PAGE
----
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New law would require pretrial DNA testing for death penalty

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Texas Attorney General:

AUSTIN (KYTX) — Texas Attorney General Greg Abbott today joined Senator Rodney Ellis to express support for legislation that would require DNA testing for all biological evidence collected by law enforcement in all death penalty cases. Attorney General Abbott made the following statement about SB 1292:

"The death penalty is right for Texas. It works when it punishes murderers, but it doesn't work if it executes innocent people. To be certain that only guilty murderers are executed, all evidence that can be tested for DNA should be tested for DNA -- before the case goes to trial. This will prevent endless appeals that game the system and delay justice for the families of victims."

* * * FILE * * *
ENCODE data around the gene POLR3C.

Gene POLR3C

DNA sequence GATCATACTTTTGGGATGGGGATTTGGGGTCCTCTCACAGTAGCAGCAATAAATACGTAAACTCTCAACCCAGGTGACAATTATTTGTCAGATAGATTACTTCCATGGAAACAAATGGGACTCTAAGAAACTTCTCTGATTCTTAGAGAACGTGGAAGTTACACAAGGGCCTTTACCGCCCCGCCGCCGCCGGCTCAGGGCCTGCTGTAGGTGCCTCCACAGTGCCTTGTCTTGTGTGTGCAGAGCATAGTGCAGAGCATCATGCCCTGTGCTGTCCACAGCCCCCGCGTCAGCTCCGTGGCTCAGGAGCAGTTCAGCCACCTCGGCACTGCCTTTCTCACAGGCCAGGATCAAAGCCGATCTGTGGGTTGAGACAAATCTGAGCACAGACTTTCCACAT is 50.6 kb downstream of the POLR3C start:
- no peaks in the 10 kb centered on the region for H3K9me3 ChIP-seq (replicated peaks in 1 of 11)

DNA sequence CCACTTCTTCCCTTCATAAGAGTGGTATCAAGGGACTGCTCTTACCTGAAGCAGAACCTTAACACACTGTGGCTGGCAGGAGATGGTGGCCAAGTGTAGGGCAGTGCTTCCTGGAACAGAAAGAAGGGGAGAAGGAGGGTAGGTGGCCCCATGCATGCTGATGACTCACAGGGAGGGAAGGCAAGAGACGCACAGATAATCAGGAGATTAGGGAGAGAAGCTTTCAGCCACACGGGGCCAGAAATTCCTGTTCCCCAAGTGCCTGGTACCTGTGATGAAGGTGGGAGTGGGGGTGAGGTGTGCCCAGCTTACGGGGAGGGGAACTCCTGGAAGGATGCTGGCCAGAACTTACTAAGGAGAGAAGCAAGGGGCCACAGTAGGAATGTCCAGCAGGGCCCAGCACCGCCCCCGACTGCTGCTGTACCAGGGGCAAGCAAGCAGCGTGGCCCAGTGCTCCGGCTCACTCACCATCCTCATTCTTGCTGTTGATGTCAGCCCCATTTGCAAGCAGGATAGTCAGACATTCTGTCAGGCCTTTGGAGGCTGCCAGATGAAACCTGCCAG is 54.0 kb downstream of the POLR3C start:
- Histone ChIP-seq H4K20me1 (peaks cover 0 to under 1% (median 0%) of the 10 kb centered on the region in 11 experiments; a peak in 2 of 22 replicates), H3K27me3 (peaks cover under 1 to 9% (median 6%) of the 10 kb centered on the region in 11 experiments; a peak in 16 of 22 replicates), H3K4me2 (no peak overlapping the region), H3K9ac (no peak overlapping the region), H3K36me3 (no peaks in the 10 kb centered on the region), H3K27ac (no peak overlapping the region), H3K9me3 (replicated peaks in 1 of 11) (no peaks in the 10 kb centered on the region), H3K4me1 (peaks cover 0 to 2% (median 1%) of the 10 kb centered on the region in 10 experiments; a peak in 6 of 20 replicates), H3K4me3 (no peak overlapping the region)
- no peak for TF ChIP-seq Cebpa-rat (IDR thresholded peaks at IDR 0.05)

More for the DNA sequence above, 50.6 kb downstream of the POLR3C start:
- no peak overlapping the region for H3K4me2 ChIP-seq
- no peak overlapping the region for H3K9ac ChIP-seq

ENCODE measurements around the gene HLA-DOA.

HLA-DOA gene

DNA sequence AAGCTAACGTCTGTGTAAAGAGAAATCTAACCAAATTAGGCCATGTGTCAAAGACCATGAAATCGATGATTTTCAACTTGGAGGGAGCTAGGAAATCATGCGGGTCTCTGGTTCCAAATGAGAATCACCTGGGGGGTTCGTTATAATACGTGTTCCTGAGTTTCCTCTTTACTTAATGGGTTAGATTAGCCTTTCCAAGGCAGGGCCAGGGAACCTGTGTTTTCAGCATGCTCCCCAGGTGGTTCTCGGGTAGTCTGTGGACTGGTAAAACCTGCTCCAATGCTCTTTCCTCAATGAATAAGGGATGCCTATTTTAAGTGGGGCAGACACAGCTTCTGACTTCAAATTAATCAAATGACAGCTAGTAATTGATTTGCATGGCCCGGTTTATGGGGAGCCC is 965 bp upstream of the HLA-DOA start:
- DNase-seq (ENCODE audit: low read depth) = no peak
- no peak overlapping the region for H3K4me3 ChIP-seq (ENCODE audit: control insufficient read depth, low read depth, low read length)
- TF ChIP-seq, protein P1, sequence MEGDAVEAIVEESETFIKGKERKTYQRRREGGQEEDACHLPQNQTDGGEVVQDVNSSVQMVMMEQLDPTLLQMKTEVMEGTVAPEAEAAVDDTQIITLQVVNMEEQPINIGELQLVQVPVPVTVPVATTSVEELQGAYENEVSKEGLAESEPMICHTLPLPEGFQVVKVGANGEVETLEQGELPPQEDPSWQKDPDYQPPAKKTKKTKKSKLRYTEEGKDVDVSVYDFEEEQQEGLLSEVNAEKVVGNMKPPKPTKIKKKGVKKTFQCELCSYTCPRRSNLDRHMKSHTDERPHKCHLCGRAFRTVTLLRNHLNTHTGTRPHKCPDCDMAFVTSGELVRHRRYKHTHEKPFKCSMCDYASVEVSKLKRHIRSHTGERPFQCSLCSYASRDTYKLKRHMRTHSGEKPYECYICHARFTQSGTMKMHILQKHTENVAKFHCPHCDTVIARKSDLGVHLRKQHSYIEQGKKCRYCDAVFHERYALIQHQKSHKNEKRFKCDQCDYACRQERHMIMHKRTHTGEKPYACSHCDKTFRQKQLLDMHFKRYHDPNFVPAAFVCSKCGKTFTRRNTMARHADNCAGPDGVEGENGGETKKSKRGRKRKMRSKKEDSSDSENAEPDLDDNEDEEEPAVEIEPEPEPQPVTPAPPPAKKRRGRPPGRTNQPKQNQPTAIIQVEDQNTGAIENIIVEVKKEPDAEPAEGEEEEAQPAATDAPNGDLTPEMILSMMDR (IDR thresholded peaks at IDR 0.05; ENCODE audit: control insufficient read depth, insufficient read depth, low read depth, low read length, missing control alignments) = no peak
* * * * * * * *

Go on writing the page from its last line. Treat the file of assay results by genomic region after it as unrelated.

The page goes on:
"SB 1292 is a modest but vitally important reform, and is a significant step toward a more fair, reliable and just criminal justice system in Texas," said Senator Ellis. "It will help reduce the possibility that the ultimate mistake is made with someone receiving the ultimate penalty."

Under current state law, DNA testing is not required prior to trial, and therefore may only be conducted on a small subset of the biological evidence collected by authorities. There are a variety of reasons why investigators may not always test all the evidence they collect – including cost, timing, or the fact that the full inculpatory or exculpatory potential of the evidence may not have been immediately apparent. Where the exculpatory value of crime scene evidence is only later discovered on appeals, both the defendant and the victim's families have suffered a preventable injustice that could have been avoided. Subjecting biological evidence to DNA testing in advance will also help prevent wrongful convictions. To avoid the imposition of an unfunded mandate on local prosecutors and law enforcement agencies, SB 1292 requires that a Texas Department of Public Safety crime lab perform the mandatory DNA test at the State's expense, and provide the results of those tests to both the defendant and state prosecutors.


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